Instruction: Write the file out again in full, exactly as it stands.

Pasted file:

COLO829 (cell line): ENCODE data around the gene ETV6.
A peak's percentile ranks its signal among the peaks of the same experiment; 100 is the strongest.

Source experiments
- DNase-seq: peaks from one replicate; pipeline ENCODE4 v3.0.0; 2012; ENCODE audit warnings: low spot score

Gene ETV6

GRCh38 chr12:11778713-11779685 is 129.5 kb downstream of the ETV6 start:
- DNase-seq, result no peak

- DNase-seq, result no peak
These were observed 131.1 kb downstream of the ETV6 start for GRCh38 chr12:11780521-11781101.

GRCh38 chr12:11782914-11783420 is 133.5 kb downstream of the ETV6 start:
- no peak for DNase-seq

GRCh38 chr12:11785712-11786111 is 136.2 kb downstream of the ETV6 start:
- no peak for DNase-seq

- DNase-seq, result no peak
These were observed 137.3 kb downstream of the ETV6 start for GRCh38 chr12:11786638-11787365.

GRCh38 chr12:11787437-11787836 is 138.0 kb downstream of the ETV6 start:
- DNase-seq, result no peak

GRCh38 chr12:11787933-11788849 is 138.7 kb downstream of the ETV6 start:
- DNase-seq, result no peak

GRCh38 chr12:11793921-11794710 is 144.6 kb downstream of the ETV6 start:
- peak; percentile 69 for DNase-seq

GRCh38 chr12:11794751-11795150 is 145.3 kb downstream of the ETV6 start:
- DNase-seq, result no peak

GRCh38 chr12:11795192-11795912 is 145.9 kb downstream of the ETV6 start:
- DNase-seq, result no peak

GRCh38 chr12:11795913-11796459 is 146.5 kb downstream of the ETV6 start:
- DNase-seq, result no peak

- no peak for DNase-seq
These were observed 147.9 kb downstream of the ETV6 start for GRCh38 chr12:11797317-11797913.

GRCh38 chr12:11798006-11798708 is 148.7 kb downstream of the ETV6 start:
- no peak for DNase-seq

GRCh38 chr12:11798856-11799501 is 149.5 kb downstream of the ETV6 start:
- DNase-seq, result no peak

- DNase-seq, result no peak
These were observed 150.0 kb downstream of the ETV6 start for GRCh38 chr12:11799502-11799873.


COLO829 (cell line): ENCODE data around the gene ETV6.
A peak's percentile ranks its signal among the peaks of the same experiment; 100 is the strongest.

Source experiments
- DNase-seq: peaks from one replicate; pipeline ENCODE4 v3.0.0; 2012; ENCODE audit warnings: low spot score

Gene ETV6

GRCh38 chr12:11778713-11779685 is 129.5 kb downstream of the ETV6 start:
- DNase-seq, result no peak

- DNase-seq, result no peak
These were observed 131.1 kb downstream of the ETV6 start for GRCh38 chr12:11780521-11781101.

GRCh38 chr12:11782914-11783420 is 133.5 kb downstream of the ETV6 start:
- no peak for DNase-seq

GRCh38 chr12:11785712-11786111 is 136.2 kb downstream of the ETV6 start:
- no peak for DNase-seq

- DNase-seq, result no peak
These were observed 137.3 kb downstream of the ETV6 start for GRCh38 chr12:11786638-11787365.

GRCh38 chr12:11787437-11787836 is 138.0 kb downstream of the ETV6 start:
- DNase-seq, result no peak

GRCh38 chr12:11787933-11788849 is 138.7 kb downstream of the ETV6 start:
- DNase-seq, result no peak

GRCh38 chr12:11793921-11794710 is 144.6 kb downstream of the ETV6 start:
- peak; percentile 69 for DNase-seq

GRCh38 chr12:11794751-11795150 is 145.3 kb downstream of the ETV6 start:
- DNase-seq, result no peak

GRCh38 chr12:11795192-11795912 is 145.9 kb downstream of the ETV6 start:
- DNase-seq, result no peak

GRCh38 chr12:11795913-11796459 is 146.5 kb downstream of the ETV6 start:
- DNase-seq, result no peak

- no peak for DNase-seq
These were observed 147.9 kb downstream of the ETV6 start for GRCh38 chr12:11797317-11797913.

GRCh38 chr12:11798006-11798708 is 148.7 kb downstream of the ETV6 start:
- no peak for DNase-seq

GRCh38 chr12:11798856-11799501 is 149.5 kb downstream of the ETV6 start:
- DNase-seq, result no peak

- DNase-seq, result no peak
These were observed 150.0 kb downstream of the ETV6 start for GRCh38 chr12:11799502-11799873.